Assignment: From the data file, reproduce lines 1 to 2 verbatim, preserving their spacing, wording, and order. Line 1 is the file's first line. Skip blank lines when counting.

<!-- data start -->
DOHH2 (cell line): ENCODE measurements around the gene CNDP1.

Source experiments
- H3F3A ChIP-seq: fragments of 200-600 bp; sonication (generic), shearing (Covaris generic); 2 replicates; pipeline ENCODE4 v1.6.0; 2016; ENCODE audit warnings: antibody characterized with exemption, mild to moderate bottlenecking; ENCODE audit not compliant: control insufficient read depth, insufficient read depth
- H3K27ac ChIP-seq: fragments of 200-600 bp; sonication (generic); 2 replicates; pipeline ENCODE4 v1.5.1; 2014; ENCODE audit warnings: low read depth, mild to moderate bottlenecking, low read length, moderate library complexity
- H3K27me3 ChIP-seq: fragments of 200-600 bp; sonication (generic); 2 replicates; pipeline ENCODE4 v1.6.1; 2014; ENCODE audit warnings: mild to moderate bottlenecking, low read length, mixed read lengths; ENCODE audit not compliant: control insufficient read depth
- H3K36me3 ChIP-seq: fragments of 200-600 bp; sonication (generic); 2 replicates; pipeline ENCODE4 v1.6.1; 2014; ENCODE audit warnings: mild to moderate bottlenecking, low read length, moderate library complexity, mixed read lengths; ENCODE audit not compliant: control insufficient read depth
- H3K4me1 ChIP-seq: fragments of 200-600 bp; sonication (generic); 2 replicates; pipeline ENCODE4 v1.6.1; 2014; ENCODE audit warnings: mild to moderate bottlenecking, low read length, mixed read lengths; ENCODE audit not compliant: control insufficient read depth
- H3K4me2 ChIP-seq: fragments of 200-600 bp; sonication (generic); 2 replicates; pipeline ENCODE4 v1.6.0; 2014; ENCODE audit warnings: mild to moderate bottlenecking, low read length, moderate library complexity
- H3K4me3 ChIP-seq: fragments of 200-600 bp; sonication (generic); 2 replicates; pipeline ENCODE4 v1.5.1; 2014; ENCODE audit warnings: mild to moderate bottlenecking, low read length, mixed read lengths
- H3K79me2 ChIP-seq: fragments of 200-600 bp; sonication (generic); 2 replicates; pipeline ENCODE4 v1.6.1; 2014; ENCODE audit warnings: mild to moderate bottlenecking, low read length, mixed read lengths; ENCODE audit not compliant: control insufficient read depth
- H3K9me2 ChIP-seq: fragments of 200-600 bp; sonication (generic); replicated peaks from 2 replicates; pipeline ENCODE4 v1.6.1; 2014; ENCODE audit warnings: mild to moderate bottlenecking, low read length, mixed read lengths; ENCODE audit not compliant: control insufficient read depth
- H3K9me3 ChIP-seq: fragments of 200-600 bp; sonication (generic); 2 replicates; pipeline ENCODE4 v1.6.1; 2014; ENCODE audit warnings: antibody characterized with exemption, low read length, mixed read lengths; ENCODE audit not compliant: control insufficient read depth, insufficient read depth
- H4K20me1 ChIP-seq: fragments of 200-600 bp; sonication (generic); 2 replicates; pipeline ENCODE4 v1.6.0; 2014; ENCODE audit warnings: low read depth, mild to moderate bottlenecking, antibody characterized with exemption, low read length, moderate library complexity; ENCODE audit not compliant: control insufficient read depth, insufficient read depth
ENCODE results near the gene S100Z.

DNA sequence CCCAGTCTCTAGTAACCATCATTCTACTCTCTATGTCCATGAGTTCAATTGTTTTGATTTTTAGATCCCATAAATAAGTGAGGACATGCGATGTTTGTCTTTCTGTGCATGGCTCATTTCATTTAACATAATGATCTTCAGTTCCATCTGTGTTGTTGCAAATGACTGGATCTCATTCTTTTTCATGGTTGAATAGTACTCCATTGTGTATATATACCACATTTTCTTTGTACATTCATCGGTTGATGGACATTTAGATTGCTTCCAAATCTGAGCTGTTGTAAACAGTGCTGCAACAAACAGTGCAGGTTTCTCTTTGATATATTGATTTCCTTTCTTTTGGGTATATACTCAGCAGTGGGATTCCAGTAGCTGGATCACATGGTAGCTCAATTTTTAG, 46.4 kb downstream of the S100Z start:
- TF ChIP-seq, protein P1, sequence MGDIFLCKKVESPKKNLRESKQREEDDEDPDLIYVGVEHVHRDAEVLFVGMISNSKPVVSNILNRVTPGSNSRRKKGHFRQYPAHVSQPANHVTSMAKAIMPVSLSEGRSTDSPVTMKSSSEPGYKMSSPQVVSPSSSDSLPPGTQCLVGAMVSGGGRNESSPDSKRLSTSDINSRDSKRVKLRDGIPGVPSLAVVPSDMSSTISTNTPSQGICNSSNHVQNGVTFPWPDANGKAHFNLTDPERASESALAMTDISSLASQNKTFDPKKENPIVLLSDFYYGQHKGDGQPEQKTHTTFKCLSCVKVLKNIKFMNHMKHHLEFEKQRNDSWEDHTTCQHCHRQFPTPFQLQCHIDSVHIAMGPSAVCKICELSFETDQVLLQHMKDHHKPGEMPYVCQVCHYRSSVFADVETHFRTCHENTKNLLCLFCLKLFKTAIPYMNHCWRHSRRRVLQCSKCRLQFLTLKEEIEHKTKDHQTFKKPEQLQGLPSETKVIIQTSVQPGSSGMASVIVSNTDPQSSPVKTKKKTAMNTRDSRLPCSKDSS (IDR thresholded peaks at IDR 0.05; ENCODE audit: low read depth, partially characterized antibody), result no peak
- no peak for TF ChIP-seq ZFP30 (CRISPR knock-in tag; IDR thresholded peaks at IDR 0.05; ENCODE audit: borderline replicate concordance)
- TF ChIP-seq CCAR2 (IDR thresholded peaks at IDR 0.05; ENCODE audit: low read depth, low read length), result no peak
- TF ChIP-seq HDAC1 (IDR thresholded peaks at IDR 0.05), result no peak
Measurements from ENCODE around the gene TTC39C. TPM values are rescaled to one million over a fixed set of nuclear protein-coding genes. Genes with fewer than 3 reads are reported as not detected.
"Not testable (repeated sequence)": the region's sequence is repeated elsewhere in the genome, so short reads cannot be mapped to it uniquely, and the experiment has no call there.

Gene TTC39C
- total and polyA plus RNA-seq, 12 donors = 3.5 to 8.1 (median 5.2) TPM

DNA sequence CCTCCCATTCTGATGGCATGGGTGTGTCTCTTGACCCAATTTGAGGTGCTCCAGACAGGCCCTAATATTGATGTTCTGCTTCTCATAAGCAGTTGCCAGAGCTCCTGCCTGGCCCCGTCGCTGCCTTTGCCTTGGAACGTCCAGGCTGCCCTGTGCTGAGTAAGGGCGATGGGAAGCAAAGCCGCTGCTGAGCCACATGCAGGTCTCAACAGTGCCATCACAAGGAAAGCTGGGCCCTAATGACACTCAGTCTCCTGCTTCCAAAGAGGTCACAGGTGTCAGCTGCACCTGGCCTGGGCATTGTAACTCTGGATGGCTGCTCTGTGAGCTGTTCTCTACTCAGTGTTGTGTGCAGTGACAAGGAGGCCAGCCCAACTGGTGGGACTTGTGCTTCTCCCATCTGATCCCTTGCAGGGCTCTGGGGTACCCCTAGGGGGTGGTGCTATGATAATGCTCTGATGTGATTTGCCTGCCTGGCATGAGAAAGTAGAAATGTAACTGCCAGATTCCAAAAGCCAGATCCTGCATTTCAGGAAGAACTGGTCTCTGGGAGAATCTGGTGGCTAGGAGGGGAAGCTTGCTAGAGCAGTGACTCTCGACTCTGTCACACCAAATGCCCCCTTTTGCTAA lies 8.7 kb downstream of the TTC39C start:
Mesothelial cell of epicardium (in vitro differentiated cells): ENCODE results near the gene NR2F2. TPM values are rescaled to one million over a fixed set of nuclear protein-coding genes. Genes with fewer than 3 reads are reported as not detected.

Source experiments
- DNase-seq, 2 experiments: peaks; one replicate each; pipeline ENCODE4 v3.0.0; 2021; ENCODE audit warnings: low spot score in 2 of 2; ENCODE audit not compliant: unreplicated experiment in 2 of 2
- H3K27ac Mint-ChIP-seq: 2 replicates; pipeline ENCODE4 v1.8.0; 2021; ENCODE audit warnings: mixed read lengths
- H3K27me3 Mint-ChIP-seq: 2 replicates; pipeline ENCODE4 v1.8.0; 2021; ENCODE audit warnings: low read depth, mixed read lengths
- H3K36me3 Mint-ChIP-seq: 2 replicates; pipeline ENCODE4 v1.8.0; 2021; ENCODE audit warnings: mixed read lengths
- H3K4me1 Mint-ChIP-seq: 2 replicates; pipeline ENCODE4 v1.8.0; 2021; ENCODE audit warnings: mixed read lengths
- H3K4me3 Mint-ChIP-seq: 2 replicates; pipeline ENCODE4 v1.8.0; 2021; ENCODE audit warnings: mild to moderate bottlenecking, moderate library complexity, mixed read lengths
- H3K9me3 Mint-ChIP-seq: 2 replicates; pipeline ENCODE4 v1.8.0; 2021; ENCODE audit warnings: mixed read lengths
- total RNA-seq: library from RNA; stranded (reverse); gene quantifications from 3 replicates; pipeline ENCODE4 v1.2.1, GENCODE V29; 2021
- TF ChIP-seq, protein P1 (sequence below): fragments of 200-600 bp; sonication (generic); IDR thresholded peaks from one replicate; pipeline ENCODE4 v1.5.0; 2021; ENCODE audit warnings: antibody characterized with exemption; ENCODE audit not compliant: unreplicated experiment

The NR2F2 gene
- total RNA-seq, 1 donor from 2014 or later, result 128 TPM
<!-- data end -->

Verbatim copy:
DOHH2 (cell line): ENCODE measurements around the gene CNDP1.

Source experiments